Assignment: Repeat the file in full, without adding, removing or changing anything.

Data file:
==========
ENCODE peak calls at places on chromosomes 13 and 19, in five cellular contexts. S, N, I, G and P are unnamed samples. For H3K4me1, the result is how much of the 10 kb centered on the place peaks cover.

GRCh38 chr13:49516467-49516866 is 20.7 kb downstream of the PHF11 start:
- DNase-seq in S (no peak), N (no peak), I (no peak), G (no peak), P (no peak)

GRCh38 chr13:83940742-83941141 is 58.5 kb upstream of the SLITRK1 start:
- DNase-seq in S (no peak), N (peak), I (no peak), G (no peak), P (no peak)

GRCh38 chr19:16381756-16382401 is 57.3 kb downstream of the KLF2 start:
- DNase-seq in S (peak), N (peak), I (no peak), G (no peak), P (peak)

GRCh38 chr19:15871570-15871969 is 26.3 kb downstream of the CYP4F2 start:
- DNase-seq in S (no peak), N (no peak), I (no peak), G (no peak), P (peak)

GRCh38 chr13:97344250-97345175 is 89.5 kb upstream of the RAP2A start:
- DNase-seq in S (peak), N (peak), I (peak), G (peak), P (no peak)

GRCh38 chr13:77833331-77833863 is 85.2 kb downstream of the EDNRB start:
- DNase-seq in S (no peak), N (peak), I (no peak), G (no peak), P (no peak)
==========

ENCODE peak calls at places on chromosomes 13 and 19, in five cellular contexts. S, N, I, G and P are unnamed samples. For H3K4me1, the result is how much of the 10 kb centered on the place peaks cover.

GRCh38 chr13:49516467-49516866 is 20.7 kb downstream of the PHF11 start:
- DNase-seq in S (no peak), N (no peak), I (no peak), G (no peak), P (no peak)

GRCh38 chr13:83940742-83941141 is 58.5 kb upstream of the SLITRK1 start:
- DNase-seq in S (no peak), N (peak), I (no peak), G (no peak), P (no peak)

GRCh38 chr19:16381756-16382401 is 57.3 kb downstream of the KLF2 start:
- DNase-seq in S (peak), N (peak), I (no peak), G (no peak), P (peak)

GRCh38 chr19:15871570-15871969 is 26.3 kb downstream of the CYP4F2 start:
- DNase-seq in S (no peak), N (no peak), I (no peak), G (no peak), P (peak)

GRCh38 chr13:97344250-97345175 is 89.5 kb upstream of the RAP2A start:
- DNase-seq in S (peak), N (peak), I (peak), G (peak), P (no peak)

GRCh38 chr13:77833331-77833863 is 85.2 kb downstream of the EDNRB start:
- DNase-seq in S (no peak), N (peak), I (no peak), G (no peak), P (no peak)